In some countries, the owner’s taxation is not the same if he rents empty or furnished property: in Luxembourg, no difference makes one alternative more attractive than the other. However, even if this choice does not impact your taxes, you must think about the possibility of equipping – or not – your rental property: these few tips will help you make the right choices!
Similar taxation, with the possibility of depreciating furniture for a furnished apartment
The declaration of rental income (rents received during the tax year) takes place in exactly the same way (and gives rise to the same taxation) in “bare” and furnished housing. On the other hand, all owners can deduct depreciation from their overall income to reduce the amount of the tax burden. In the case of a furnished apartment, the investor can introduce the purchase of furniture into depreciation, which can reduce taxes over a very short period of time, and not significantly. The reflection around this question should not be oriented towards taxation: to know if it is necessary to equip your property, think about your future occupants and their needs.
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Know the rental demand before furnishing (or not) your housing
Once you have become the owner of a rental unit, ask yourself the question of people potentially interested in occupying it: are they students? Young actives? Families with children? Retired people? Of a rather well-off population or, conversely, generally modest?
In concrete terms, as soon as you approach a young and student audience (studio or two-room apartment close to transport and schools), you have every interest in furnishing your apartment, to make it more attractive. This target usually has neither the time nor the means to equip itself: he/she will appreciate renting a studio in which only personal belongings are necessary.
On the other hand, when you consider larger surfaces (3, 4 or 5 rooms) or when you target a population that is better settled in life, empty habitats remain privileged. In fact, an already fully equipped family will be in difficulty if they have to move into furnished accommodation, because they will certainly not want to get rid of all their furniture.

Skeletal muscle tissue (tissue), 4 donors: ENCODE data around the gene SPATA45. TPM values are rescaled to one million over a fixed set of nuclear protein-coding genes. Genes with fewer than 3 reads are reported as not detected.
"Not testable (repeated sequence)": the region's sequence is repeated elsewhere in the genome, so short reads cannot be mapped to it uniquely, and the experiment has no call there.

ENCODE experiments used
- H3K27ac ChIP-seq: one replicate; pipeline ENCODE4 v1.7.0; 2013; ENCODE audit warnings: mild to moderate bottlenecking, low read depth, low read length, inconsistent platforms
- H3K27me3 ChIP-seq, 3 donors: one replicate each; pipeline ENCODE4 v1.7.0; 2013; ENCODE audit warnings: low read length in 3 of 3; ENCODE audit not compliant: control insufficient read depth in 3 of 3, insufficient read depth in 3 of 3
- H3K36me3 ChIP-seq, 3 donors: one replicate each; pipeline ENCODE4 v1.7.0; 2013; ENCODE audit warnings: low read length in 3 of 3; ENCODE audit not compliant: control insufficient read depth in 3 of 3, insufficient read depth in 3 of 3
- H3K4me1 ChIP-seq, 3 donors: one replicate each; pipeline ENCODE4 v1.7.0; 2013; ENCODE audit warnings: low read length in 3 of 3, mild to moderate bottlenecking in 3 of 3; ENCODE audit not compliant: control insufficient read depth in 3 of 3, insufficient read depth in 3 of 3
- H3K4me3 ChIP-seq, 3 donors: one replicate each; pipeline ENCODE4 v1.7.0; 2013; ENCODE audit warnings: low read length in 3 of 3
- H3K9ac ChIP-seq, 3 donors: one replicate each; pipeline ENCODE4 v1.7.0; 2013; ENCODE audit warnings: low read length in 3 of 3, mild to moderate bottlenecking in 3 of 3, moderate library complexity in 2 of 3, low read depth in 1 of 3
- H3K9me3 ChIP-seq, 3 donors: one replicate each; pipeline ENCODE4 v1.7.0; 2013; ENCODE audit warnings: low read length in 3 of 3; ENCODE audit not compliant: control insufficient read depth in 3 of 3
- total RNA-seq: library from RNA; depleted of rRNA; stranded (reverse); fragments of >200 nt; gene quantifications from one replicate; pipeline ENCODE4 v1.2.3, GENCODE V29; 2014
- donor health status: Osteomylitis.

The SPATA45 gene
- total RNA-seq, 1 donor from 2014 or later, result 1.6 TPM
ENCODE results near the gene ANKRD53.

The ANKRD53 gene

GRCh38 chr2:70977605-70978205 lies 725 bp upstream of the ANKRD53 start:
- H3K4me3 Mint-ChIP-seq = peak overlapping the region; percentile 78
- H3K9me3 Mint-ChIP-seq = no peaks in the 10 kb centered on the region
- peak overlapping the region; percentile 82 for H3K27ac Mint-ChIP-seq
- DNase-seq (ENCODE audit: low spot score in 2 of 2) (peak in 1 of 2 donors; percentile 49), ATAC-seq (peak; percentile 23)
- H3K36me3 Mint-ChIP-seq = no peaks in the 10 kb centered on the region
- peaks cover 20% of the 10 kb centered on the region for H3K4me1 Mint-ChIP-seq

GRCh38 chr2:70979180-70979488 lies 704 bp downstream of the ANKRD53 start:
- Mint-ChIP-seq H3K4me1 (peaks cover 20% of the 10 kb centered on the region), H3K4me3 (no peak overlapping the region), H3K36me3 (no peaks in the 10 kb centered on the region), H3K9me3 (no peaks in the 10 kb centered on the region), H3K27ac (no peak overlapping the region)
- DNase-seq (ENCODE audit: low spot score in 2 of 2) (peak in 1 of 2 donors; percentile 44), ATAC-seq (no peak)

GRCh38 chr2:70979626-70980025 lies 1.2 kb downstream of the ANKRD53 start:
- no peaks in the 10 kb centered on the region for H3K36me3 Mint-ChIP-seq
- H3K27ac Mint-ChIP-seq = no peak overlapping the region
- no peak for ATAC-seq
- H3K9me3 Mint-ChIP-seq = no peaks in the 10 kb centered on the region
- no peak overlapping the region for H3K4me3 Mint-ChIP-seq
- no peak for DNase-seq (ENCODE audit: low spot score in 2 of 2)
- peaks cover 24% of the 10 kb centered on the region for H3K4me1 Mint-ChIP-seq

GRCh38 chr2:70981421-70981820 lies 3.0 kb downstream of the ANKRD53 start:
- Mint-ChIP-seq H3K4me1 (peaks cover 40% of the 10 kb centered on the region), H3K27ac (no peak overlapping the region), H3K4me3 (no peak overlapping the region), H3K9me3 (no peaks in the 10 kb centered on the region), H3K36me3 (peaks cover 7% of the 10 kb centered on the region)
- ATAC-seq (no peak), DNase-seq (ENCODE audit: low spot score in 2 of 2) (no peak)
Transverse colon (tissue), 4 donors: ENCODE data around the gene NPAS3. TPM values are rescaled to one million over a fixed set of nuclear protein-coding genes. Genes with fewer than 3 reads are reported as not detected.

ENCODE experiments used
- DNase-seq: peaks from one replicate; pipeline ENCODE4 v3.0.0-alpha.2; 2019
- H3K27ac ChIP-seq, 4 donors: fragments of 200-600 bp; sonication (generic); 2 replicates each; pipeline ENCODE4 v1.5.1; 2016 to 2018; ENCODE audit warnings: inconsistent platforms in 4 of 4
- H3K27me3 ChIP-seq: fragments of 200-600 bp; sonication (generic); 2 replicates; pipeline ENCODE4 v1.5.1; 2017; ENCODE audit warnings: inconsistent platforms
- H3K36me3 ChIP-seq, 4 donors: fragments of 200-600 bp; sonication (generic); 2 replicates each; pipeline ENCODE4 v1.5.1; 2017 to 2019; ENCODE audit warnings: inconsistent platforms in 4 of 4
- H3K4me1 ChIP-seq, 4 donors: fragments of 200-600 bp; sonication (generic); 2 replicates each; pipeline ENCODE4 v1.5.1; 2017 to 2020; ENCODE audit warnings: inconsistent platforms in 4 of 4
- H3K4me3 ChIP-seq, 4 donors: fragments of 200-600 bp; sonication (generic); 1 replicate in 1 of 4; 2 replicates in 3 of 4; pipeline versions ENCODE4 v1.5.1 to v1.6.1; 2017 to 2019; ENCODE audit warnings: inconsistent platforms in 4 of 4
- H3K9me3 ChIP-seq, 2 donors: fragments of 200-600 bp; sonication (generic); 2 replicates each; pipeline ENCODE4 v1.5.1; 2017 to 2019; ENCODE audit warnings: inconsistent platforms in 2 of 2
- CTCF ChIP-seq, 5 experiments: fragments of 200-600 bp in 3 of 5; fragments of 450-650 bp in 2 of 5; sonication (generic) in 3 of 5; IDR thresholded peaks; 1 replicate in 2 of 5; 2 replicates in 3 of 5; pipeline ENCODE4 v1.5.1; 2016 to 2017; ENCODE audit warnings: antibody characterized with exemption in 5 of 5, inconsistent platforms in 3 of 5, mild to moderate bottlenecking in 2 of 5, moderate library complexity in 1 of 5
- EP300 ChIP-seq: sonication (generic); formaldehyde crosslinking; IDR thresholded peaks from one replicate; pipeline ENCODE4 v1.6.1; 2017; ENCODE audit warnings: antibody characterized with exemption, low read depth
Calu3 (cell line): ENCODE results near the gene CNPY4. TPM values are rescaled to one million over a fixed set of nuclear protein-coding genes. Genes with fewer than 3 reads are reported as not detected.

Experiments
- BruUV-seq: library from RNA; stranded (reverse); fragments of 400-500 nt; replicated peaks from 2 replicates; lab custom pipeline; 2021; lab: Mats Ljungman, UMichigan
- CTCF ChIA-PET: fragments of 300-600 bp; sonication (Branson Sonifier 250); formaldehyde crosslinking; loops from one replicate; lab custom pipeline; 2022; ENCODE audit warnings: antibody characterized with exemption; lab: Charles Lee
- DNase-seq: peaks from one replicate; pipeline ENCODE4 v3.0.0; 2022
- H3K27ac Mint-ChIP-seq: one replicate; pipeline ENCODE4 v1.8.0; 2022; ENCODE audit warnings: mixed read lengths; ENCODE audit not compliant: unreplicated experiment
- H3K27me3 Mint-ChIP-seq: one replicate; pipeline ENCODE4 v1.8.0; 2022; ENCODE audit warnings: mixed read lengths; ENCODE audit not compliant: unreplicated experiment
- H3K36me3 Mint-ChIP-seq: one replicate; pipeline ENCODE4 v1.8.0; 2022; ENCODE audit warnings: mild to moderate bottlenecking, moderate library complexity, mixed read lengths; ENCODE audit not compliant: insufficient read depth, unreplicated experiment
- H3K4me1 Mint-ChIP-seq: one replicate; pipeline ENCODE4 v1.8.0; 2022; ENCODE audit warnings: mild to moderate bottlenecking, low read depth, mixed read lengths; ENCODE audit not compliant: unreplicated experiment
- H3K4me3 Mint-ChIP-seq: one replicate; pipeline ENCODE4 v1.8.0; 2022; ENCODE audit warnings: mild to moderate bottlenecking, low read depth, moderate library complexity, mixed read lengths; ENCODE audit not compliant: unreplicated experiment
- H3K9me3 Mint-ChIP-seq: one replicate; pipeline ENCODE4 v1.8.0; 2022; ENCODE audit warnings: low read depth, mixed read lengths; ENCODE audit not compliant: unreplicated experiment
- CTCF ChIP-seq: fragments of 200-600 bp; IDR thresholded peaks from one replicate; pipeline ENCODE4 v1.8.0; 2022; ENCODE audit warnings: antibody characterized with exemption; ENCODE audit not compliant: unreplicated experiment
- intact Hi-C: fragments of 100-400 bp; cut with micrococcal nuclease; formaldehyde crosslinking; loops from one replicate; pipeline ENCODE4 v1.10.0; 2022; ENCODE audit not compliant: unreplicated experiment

“An already fully equipped family will be in difficulty if they have to move into furnished accommodation.”
Furnished or empty: which investment offers the best returns?
To begin with, the rent for a furnished dwelling exceeds that of an empty dwelling with comparable characteristics (surface area, services, neighbourhood, etc.). Even if you have to spend more money initially to equip the rooms, you earn more in the long term.
Be careful, however, with maintenance costs, which can change the situation. Furnished apartments generate much more turnover than empty apartments. Rentals follow one another, and not all occupants are always respectful of the equipment… In short, you may see your maintenance costs increase to keep the apartment in good condition, not to mention that it will take more time and energy to find new people to sign a lease.
In the end, the choice between an empty or furnished rental depends essentially on the target of your home, as well as its surface area (it is easier to furnish a studio than a 5-room apartment). Identify the rental demand on your type of property to make the best decision.